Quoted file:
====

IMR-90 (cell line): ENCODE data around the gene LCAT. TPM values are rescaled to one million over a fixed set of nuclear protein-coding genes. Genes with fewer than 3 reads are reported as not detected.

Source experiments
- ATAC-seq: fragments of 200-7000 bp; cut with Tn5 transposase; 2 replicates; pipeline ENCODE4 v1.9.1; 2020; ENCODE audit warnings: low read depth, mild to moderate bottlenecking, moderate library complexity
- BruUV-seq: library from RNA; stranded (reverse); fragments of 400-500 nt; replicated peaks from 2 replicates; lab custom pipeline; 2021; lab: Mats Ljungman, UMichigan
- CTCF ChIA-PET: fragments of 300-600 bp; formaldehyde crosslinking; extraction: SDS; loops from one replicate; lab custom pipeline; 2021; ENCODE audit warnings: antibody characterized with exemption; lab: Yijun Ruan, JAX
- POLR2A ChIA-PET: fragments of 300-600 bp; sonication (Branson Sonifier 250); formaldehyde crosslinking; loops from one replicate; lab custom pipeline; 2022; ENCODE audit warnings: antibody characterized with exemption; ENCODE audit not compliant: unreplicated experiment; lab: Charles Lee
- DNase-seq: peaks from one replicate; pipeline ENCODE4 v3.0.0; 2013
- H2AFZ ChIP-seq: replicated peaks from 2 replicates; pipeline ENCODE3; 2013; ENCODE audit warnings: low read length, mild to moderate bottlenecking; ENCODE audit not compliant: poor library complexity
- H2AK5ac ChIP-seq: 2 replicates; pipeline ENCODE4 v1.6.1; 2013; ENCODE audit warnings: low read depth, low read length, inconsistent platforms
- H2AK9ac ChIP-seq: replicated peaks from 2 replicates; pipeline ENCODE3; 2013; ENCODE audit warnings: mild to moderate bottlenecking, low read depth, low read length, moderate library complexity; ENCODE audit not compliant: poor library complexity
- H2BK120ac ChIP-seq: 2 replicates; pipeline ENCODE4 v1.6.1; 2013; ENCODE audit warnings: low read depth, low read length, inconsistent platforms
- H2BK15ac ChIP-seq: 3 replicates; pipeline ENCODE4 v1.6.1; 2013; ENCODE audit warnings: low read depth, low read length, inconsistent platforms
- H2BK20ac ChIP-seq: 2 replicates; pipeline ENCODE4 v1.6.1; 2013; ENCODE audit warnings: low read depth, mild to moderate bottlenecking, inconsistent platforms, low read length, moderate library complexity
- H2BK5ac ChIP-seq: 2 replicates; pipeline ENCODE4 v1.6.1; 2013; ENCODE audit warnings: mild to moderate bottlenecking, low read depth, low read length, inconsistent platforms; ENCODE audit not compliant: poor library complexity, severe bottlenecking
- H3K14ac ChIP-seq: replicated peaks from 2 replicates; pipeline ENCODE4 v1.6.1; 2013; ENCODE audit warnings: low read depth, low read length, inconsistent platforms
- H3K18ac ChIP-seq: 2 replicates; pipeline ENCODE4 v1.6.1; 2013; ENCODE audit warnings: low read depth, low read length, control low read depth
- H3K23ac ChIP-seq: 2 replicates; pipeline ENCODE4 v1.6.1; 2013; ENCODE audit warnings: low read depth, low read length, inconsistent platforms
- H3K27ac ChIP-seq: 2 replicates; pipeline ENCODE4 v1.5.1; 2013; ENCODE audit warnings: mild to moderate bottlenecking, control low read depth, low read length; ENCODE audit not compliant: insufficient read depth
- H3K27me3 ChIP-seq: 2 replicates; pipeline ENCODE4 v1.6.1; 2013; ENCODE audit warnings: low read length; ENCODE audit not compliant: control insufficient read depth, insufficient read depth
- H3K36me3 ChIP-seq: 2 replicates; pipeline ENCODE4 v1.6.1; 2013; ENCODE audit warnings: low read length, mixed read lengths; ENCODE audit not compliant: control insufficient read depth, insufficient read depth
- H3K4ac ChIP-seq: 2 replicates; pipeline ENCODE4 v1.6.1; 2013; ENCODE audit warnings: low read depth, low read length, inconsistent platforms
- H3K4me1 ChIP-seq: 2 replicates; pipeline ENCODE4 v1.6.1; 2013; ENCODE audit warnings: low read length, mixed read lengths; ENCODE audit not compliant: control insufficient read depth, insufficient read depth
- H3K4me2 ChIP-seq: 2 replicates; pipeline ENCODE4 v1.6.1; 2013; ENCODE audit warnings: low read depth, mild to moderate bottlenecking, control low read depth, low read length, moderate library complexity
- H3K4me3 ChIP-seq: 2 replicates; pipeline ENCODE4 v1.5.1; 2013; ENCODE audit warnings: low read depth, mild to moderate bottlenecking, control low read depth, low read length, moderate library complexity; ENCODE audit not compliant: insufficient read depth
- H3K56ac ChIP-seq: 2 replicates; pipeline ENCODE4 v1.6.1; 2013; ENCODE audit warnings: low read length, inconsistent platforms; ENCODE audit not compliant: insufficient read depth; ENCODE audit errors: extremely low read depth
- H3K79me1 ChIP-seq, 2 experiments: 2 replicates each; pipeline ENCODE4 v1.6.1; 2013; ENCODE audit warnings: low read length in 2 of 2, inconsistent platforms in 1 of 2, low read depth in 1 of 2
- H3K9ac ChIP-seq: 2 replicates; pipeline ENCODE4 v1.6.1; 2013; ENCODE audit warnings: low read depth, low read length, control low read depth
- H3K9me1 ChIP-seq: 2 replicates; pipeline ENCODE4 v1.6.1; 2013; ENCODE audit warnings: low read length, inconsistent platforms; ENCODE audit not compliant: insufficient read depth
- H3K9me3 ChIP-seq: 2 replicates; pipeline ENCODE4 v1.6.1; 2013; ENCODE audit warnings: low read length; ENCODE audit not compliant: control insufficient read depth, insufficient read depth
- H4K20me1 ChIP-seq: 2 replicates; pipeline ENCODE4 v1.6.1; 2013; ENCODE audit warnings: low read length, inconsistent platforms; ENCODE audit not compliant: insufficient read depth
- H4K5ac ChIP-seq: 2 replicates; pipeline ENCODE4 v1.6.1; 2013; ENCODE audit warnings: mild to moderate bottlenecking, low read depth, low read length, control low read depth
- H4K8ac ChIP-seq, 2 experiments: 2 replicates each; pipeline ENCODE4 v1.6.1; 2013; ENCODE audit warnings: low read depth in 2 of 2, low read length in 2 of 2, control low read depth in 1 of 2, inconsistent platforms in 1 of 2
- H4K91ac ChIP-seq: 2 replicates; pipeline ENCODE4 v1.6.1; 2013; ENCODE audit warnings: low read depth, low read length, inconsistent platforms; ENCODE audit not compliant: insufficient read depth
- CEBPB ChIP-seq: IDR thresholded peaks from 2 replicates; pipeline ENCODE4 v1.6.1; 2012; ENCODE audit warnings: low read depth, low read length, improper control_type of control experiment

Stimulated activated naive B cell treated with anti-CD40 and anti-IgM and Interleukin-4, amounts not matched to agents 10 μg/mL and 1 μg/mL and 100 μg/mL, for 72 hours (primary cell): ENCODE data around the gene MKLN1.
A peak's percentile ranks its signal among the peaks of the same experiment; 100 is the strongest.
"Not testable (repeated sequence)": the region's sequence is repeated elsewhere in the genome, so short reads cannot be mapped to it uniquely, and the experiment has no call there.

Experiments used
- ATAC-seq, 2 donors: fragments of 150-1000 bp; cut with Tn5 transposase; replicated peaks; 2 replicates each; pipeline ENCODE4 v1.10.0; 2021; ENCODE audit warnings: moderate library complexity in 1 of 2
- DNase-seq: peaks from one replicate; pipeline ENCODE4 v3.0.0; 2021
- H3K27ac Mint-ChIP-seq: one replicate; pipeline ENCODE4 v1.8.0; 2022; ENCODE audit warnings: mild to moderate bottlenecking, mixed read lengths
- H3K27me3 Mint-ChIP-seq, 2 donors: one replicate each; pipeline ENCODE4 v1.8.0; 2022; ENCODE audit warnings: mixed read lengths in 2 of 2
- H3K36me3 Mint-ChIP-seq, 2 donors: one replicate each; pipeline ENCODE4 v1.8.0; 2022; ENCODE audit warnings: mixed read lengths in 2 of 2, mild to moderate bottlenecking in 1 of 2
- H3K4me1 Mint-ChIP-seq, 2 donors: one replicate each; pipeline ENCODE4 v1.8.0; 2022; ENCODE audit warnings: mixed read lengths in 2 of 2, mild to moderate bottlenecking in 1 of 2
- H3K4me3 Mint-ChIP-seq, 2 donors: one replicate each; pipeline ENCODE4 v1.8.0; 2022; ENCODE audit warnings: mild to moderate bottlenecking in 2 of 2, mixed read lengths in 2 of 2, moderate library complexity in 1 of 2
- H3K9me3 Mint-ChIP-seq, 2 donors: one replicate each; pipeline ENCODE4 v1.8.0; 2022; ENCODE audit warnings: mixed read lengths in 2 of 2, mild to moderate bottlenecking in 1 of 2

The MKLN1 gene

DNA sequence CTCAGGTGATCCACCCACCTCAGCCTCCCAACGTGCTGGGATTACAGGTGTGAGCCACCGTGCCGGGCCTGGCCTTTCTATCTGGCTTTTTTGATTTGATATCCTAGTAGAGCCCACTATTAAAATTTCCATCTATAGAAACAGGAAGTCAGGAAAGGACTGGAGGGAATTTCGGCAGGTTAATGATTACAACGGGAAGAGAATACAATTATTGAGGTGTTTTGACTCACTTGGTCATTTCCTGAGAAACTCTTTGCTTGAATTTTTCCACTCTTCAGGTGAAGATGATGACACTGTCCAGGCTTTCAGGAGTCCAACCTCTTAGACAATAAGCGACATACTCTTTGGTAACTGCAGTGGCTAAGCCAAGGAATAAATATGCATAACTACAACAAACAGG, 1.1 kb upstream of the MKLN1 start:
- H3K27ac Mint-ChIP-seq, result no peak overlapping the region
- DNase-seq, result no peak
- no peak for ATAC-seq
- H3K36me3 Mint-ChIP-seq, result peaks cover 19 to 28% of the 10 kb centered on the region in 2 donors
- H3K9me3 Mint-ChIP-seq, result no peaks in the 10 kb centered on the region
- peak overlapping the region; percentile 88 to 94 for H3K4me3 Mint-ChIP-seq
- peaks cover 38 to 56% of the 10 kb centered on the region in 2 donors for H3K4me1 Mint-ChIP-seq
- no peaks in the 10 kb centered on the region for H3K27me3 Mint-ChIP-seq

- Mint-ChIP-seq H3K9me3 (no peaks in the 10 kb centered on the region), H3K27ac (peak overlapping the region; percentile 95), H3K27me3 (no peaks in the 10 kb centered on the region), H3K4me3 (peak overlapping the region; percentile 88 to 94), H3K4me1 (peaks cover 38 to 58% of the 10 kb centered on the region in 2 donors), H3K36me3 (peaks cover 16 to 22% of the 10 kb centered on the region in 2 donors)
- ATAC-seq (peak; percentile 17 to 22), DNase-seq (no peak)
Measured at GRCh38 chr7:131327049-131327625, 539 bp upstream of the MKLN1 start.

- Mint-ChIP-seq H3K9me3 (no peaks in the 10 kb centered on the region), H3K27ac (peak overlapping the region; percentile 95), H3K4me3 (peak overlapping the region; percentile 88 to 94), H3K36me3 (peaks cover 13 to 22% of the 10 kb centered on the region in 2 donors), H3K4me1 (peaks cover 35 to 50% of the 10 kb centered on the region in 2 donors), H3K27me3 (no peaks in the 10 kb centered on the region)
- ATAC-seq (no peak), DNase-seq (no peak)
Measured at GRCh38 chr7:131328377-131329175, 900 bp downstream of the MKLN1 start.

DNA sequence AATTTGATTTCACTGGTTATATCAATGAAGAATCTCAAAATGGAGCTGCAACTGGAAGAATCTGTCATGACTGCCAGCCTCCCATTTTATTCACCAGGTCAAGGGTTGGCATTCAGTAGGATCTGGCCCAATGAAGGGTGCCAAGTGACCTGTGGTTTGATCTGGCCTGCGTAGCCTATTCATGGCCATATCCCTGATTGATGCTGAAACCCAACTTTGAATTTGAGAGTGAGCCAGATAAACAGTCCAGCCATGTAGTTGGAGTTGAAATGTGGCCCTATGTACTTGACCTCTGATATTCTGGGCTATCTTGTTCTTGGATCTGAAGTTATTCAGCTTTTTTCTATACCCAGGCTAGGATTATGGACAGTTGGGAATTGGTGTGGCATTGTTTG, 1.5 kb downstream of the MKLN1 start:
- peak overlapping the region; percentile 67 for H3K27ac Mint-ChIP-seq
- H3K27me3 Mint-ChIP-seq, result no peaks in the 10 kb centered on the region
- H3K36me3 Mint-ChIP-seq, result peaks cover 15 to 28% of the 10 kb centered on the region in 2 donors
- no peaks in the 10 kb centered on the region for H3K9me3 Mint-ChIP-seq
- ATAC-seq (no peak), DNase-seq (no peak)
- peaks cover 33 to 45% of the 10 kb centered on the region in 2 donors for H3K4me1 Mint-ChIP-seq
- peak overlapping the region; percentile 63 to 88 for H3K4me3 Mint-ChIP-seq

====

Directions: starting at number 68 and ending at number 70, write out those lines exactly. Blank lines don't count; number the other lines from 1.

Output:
- ATAC-seq (no peak), DNase-seq (no peak)
- peaks cover 33 to 45% of the 10 kb centered on the region in 2 donors for H3K4me1 Mint-ChIP-seq
- peak overlapping the region; percentile 63 to 88 for H3K4me3 Mint-ChIP-seq